in your chosen container and refrigerate for a week.

If you are wanting to go through the process of making the farm bread with your starter here is the process:

After removing the 180 grams of starter and starting in a clean bowl add:

  • 520 grams Water, room temperature
  • 275 grams Sourdough Starter, torn into pieces
  • 770 grams All-purpose Flour
  • 75 grams Whole Wheat Flour
  • 23 grams Kosher Salt

Again mix together until it forms a shaggy dough. Then pour out onto your work surface and knead it into a solid mass. Once it has all come together knead for 8 minutes. At this point it should be a smooth firm ball. Place back in the bowl and cover tightly with plastic wrap. Let rest for 1 hour.

Lightly flour your work surface, turn out your dough, roll it out into a rectangle, and fold.

To fold:

  1. From right to left fold in thirds. Then from top to bottom fold in thirds. This should leave you with a rather compact ball of dough. Folding is something you will do each time you make the bread so make note of the folding technique. Folding is key to incorporating air into your dough. As you get further into the process, in the weeks to come, you will find that it doesn’t seem like your dough is rising much but once you do your folds it accelerates the rise.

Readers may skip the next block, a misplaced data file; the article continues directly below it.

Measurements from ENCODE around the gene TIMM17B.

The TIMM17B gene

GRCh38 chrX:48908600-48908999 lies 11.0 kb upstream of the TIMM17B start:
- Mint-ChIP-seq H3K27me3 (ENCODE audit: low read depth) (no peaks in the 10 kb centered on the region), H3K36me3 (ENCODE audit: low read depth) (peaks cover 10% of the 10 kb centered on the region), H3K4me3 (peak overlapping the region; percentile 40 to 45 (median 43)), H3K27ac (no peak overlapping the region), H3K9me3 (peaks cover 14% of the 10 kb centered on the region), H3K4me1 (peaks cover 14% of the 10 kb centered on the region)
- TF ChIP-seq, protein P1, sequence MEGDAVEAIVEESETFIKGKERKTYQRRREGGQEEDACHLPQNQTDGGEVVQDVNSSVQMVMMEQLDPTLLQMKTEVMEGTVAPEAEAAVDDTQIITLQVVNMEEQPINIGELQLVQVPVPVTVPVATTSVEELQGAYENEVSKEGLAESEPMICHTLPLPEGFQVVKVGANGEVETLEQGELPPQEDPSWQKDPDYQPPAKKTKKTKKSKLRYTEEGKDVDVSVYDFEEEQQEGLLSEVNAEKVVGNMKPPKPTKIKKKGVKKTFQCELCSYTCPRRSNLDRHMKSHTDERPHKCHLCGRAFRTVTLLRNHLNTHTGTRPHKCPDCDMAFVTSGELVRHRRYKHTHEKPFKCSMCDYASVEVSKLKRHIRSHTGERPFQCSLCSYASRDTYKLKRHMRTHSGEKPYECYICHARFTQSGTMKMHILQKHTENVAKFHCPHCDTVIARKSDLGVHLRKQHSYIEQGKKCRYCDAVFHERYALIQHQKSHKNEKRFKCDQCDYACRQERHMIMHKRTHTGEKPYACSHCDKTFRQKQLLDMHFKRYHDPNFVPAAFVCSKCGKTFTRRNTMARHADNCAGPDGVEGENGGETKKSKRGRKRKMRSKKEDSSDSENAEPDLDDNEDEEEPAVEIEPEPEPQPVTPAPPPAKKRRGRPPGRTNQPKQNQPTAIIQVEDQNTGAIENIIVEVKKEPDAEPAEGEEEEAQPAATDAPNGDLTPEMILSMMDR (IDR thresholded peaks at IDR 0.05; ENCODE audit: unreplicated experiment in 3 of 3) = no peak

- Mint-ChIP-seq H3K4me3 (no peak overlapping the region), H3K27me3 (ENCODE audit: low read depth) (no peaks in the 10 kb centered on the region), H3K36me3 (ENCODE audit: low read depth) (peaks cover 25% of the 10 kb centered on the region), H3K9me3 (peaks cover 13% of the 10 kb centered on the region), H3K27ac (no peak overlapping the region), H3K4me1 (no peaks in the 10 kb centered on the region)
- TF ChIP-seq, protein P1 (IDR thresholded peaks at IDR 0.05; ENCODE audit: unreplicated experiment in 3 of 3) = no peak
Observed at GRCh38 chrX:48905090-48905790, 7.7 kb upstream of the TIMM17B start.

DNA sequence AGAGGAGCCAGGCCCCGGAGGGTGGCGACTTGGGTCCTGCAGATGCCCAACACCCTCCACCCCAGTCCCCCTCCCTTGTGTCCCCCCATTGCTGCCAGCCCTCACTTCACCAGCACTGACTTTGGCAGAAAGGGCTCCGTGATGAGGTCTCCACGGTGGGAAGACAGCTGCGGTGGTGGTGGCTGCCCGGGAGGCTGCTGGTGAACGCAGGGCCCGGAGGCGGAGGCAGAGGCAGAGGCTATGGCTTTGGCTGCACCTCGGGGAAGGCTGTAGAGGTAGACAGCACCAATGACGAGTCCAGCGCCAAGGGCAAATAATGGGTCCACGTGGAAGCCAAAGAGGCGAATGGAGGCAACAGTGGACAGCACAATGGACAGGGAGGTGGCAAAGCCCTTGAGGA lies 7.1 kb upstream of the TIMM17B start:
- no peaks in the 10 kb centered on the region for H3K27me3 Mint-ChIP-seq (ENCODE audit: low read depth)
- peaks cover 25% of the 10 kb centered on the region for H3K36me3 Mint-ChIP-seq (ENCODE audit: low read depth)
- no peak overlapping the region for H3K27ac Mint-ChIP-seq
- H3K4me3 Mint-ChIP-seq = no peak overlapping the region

Place the dough back into the bowl and cover tightly with plastic wrap.

Repeat this process 3 more times giving it a 1 hour rest between each fold. In the end you should have folded the dough 4 times. An hour after the fourth fold has been done divide the dough in half and gently shape into rounds. Place on a baking sheet lined with parchment. Cover with a light weight kitchen towel and let rest for 45 minutes.

Shape your rounds into your desired shape. I tend to just stick with rounds but you can do batards as well (longer loaves) and if you have “proofing baskets” this is when you would place them in that. I do not so I simply left them on the baking sheet. Let them rise for 3 ½ to 4 hours.

To Bake:

  1. 45 minutes before baking:
  2. If you have a baking stone place it in the oven. If not don’t worry about it. I bake mine on the sheet pan they are rising on. The one thing that is quite handy to have is a cast iron pan. If you have one place it in the oven on the rack below the one you will be baking on.
  3. Preheat the oven to 450º f.
  4. Once the oven is pre-heated and the dough has finished its final rise get about 1-2 cups of ice cubes. Open the oven and pull out the rack with the cast iron pan. Pour the ice into it. It will steam valiantly. Push the rack back in, put the bread in the oven, close the door and late it bake for 25 minutes. Rotate the sheet or stone and bake for another 10 minutes. (If you’re doing this first bake it will take more like 45-50 minutes total.)
  5. After the bread comes out of the oven let it rest for at least an hour if not longer before cutting into it. The longer you wait the more the flavor will develop. Contrary to popular belief you should never cut into a loaf straight out of the oven as it is still cooking inside.

This is what my first farm loaf looked like:

I know this doesn’t look like super yummy sourdough. This is where the patience and faith has to kick in.

After a week in the fridge and once a week thereafter you need to feed your levain. To do this, in a large bowl add:

  • 115 grams of you levain or starter
  • 115 grams Water, room temperature
  • 230 grams All-purpose flour